## Euclid, Elements of Geometry, Book I, Proposition 40 (Edited by Dionysius Lardner, 1855)

Proposition XL. Theorem.
[Euclid, ed. Lardner, 1855, on Google Books]

 (173) Equal triangles (B A C and E D F) on equal bases and on the same side, are between the same parallels.

For if the right line A D which joins the vertices of the two triangles be not parallel to B F, draw through the point A the right line A G parallel to B F, cutting a side D E of the triangle E D F, or the side produced in a point G different from the vertex, and join F G.

Because the right line A G is parallel to B F, and B C and E F are equal, the triangle G E F is equal to B A C (XXXVIII); but E D F is also equal to B A C (hyp.), therefore E G F and E D F are equal; a part equal to the whole, which is absurd. Therefore A G is not parallel to B F, and in the same manner it can be demonstrated, that no other line except A D is parallel to B F, therefore A D is parallel to B F.

From this and the preceding propositions may be deduced the following corollaries.

(174)   Cor. 1.—Perpendiculars being drawn through the extremities of the base of a given parallelogram or triangle, and produced to meet the opposite side of the parallelogram or a parallel to the base of the triangle through its vertex, will include a right angled parallelogram which shall be equal to the given prallelogram; and if the diagonal of this right angled parallelogram be drawn, it will cut off a right angled triangle having the same base with the given triangle and equal to it. Hence any parallelogram or triangle is equal to a right angled parallelogram or triangle having an equal base and altitude.

(175)   Cor. 2.—Parallelograms and triangles whose bases and altitudes are respectively equal are equal in area.

(176)   Cor. 3.—Equal parallelograms and triangles on equal bases have equal altitudes.

(177)   Cor. 4.—Equal parallelograms and triangles in equal altitudes have equal bases.

(178)   Cor. 5.—If two parallelograms or triangles have equal altitudes, and the base of one be double the base of the other, the area of one will be also double the area of the other. Also if they have equal bases and the altitude of one be double the altitude of the other, the area of the one will be double the area of the other.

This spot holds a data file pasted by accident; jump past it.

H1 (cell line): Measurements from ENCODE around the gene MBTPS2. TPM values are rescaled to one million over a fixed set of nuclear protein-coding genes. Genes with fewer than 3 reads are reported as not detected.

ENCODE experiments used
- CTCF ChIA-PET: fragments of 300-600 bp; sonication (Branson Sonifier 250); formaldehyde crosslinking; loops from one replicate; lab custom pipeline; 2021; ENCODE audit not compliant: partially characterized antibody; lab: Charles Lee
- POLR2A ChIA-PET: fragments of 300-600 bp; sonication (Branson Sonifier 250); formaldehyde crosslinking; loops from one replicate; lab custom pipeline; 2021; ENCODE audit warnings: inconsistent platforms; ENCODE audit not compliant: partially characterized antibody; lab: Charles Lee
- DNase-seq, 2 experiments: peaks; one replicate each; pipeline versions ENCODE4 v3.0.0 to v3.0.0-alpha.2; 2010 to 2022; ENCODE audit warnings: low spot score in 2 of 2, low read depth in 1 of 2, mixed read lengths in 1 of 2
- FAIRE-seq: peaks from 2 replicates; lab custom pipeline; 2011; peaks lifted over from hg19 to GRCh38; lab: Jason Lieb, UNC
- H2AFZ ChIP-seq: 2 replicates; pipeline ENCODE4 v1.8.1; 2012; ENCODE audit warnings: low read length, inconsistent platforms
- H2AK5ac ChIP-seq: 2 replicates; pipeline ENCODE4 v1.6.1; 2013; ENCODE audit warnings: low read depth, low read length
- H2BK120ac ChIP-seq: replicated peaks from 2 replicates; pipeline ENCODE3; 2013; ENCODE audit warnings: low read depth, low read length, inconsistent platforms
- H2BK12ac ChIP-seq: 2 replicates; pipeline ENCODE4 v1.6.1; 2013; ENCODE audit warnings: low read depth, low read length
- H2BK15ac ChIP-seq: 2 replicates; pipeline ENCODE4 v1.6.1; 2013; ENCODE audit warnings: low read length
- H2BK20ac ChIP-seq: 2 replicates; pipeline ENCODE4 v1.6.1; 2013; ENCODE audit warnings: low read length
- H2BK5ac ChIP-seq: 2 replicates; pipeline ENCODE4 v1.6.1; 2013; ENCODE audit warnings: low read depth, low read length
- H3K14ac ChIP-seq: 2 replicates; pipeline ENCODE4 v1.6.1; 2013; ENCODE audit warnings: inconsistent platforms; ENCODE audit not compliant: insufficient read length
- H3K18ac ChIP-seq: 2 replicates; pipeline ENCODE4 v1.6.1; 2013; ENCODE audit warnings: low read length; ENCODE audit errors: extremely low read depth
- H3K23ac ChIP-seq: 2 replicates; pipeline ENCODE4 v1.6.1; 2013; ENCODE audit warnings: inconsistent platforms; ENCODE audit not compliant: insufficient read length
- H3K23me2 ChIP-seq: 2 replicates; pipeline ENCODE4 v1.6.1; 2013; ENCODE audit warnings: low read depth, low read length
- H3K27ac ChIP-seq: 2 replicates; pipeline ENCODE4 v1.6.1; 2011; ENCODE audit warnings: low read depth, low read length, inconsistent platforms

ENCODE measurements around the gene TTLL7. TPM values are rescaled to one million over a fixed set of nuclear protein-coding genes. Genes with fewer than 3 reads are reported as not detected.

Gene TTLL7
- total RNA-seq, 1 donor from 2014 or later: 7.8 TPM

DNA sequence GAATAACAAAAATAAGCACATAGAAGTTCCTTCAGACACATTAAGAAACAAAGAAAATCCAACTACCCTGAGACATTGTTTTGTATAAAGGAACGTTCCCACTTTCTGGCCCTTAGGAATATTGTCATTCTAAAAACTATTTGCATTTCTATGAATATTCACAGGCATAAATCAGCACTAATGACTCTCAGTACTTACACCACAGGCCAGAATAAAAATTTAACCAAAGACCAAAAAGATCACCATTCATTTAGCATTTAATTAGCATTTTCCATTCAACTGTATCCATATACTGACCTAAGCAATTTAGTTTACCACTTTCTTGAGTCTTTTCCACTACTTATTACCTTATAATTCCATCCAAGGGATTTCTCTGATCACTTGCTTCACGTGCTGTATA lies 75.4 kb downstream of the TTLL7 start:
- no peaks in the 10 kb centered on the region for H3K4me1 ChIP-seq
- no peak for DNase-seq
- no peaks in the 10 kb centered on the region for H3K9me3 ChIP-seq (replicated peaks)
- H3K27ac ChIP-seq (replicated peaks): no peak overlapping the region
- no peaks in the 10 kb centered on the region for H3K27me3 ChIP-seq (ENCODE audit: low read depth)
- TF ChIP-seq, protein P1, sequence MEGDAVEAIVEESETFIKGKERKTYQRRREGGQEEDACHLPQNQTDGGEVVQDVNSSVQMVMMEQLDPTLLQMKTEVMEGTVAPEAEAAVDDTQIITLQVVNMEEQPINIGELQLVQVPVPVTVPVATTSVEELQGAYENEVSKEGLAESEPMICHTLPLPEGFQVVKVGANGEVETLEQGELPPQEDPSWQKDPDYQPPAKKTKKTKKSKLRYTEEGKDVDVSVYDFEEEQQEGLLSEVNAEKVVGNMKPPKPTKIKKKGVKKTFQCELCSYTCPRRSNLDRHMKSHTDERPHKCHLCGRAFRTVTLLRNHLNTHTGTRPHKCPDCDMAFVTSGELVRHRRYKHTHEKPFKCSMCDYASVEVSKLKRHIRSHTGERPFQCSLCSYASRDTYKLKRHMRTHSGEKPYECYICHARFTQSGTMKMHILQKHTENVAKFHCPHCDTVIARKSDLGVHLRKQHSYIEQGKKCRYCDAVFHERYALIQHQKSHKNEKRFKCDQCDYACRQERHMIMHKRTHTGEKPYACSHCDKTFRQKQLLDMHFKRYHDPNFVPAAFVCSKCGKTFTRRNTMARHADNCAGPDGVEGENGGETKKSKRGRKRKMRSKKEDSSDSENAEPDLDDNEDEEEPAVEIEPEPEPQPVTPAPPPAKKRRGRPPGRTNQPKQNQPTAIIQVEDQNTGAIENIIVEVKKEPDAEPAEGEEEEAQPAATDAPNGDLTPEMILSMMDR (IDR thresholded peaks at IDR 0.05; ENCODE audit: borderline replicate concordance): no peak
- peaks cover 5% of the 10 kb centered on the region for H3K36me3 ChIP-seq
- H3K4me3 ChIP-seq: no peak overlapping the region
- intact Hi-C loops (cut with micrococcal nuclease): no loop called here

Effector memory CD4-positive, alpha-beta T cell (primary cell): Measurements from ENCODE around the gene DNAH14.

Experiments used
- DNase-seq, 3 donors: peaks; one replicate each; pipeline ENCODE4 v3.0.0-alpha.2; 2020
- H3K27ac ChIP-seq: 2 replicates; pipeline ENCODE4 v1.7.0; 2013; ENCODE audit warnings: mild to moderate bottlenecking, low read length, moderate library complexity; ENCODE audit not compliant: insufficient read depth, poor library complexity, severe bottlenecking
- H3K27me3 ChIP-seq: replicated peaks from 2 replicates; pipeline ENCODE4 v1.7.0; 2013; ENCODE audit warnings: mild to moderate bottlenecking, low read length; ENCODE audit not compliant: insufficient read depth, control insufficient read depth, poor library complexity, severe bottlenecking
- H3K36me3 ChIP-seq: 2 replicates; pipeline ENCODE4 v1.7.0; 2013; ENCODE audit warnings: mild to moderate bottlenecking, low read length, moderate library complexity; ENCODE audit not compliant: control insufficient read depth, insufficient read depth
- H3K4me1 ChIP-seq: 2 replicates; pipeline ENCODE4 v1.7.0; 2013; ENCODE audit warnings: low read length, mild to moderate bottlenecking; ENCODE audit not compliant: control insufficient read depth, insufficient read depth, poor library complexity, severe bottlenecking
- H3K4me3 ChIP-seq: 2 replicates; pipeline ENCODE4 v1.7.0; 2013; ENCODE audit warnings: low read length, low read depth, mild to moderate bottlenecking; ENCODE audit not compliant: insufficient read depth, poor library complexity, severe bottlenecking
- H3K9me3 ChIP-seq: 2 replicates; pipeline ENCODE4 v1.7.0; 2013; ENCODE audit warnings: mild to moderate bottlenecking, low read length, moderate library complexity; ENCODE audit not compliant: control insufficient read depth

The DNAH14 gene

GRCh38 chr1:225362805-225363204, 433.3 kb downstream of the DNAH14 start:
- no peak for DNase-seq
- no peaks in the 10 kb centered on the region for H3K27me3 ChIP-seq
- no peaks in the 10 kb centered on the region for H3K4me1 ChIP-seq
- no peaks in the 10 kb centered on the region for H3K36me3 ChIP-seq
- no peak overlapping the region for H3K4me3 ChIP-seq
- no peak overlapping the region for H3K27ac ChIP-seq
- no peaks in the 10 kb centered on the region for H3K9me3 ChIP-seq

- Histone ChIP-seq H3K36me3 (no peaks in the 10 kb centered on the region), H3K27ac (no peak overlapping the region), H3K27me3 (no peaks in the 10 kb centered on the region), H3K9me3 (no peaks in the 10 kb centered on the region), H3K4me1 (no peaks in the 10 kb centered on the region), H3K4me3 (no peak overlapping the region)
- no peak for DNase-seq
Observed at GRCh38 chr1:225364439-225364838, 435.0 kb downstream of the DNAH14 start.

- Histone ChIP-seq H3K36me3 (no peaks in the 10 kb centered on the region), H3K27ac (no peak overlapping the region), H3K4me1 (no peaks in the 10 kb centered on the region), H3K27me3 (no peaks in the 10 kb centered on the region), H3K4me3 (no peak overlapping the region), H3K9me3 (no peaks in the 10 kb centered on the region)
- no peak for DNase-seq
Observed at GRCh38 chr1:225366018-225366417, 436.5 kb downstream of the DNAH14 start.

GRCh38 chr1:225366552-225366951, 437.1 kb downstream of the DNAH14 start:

(179)   Cor. 6.—The line joining the points of bisection fo the sides of a triangle is parallel to the base.

For if lines be drawn from the extremities of the bse to the points of bisection they will each bisect the area (170) of the triangle; therefore the triangles having the base of the given triangle as a common base and their vertices at the middle points of the sides, are equal, and therefore between the same parallel.

(180)   Cor. 7.—A parallel to the base of a triangle through the point of bisection of one side will bisect the other side.

For by the last Cor. the line joining the points of bisection of the sides is parallel to the base, and two parallels to the same line cannot pass through the same point.

(181)   Cor. 8.—The lines which join the middle points D E F of the three sides of a triangle divide it into four triangles which are equal in every respect.

(182)   Cor. 9.—The line joining the points of bisection of each pair of sides is equal to half of the third side.

(183)   Cor. 10.—If two conterminous sides of a parallelogram be divided each into any number of equal parts, and through the several points of division of each side parallels be drawn to the other side, the whole parallelogram will be divided into a number of equal parallelograms, and this number is found by multiplying the number of parts in one side by the number of parts in the other. This is evident from considering, that by the parallels through the points of division of one side the whole parallelogram is resolved into as many equal parallelograms as there are parts in the side through the points of which the parallels are drawn; and the parallels through the points of division of the other side resolve each of these component parallelograms into as many equal parallelograms as there are parts in the other side. Thus the total number of parallelograms into which the entire is divided, is the product of the number of parts in each side.